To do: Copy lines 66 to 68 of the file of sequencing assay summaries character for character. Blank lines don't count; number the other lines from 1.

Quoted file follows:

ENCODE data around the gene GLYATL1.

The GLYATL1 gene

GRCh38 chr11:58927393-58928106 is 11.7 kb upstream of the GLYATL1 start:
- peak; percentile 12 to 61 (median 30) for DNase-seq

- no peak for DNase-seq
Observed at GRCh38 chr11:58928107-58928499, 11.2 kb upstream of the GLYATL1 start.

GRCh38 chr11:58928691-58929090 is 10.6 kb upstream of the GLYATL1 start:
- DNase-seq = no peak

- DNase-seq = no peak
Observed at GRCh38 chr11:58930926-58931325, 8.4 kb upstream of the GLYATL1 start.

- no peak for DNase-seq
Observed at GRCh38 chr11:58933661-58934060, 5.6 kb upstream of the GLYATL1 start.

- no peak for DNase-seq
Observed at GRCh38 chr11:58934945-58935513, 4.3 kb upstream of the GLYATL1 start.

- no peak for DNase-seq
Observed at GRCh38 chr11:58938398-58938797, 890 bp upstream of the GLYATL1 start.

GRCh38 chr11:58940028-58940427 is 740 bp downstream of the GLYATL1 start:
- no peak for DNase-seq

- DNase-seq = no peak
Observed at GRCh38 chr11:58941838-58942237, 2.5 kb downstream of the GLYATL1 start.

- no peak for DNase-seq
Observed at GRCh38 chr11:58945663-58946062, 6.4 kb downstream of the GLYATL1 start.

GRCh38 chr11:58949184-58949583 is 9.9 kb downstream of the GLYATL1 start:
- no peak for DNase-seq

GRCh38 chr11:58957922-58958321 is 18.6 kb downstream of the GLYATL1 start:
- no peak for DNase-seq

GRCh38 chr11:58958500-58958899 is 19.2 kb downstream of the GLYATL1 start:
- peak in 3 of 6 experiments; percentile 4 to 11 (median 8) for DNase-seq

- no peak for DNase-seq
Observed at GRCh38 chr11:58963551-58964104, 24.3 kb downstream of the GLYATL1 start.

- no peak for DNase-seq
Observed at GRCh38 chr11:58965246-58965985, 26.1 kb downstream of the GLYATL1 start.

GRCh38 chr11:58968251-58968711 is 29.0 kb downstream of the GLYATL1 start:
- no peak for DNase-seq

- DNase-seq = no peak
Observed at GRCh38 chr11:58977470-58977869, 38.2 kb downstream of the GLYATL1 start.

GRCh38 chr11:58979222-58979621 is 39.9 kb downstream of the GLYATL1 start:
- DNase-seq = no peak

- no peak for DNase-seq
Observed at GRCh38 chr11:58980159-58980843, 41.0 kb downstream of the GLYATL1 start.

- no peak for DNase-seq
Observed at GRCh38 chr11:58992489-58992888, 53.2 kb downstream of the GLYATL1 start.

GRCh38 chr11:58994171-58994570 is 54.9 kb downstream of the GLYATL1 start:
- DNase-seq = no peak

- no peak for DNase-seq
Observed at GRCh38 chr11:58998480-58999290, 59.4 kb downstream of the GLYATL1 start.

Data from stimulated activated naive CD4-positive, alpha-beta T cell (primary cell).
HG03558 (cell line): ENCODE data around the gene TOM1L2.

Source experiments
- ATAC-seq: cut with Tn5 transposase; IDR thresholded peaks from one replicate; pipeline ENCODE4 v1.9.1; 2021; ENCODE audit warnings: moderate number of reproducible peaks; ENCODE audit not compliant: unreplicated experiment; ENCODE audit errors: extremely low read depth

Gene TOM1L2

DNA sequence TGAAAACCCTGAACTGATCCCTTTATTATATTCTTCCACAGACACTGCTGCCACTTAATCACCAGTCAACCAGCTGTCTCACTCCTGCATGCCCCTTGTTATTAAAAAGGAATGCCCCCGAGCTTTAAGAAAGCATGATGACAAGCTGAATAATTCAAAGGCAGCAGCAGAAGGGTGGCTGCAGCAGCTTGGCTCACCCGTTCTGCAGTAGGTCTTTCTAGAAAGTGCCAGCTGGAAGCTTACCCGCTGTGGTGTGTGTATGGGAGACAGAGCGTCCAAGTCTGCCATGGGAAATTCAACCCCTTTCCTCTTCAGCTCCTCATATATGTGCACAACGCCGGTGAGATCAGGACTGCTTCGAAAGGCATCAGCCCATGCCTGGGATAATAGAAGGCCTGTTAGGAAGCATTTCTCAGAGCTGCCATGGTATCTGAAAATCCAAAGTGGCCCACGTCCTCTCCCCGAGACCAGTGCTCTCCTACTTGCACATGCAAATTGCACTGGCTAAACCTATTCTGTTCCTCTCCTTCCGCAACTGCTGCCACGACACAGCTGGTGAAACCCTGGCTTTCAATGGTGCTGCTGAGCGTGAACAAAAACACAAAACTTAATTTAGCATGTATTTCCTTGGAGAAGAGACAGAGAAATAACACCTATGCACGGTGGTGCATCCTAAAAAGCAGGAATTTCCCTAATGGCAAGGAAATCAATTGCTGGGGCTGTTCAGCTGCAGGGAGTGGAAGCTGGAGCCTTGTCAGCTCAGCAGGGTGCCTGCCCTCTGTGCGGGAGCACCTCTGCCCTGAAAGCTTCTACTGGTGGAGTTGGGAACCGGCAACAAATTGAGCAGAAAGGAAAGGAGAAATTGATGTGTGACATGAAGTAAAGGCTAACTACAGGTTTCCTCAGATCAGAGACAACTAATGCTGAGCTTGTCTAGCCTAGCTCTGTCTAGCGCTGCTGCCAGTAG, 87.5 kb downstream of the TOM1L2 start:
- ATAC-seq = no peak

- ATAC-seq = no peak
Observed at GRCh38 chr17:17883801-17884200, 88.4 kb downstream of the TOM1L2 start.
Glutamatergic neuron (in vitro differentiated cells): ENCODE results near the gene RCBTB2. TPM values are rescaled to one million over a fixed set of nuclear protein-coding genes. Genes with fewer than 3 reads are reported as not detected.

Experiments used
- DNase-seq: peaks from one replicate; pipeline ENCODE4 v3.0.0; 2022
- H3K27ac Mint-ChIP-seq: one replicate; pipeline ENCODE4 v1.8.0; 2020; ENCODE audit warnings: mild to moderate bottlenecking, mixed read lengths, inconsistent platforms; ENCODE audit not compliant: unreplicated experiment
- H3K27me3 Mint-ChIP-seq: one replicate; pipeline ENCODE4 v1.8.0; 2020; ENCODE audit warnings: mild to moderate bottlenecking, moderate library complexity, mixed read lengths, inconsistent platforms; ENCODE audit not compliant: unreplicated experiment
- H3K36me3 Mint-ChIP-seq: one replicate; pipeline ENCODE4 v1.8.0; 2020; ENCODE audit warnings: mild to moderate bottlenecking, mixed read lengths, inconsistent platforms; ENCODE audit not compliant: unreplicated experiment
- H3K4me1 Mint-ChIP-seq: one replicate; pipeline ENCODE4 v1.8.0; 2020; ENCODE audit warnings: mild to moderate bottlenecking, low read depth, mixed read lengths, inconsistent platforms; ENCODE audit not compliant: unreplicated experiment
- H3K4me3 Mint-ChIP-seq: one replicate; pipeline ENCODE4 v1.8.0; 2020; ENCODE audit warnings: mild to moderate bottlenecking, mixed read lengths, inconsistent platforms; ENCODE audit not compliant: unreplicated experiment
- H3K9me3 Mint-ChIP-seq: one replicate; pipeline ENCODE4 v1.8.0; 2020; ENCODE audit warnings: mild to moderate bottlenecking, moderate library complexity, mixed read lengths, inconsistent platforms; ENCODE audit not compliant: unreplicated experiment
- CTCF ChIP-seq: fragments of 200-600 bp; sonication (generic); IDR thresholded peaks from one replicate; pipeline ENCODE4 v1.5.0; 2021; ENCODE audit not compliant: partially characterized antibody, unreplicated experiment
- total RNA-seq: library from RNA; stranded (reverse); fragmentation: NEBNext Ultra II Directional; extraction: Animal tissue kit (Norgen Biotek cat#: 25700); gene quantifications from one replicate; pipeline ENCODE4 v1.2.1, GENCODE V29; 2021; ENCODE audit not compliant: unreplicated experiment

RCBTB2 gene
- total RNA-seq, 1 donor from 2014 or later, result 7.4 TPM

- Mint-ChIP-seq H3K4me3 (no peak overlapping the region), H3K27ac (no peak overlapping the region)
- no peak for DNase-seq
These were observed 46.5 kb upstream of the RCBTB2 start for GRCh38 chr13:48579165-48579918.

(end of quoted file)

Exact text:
- total RNA-seq: library from RNA; stranded (reverse); fragmentation: NEBNext Ultra II Directional; extraction: Animal tissue kit (Norgen Biotek cat#: 25700); gene quantifications from one replicate; pipeline ENCODE4 v1.2.1, GENCODE V29; 2021; ENCODE audit not compliant: unreplicated experiment

RCBTB2 gene
- total RNA-seq, 1 donor from 2014 or later, result 7.4 TPM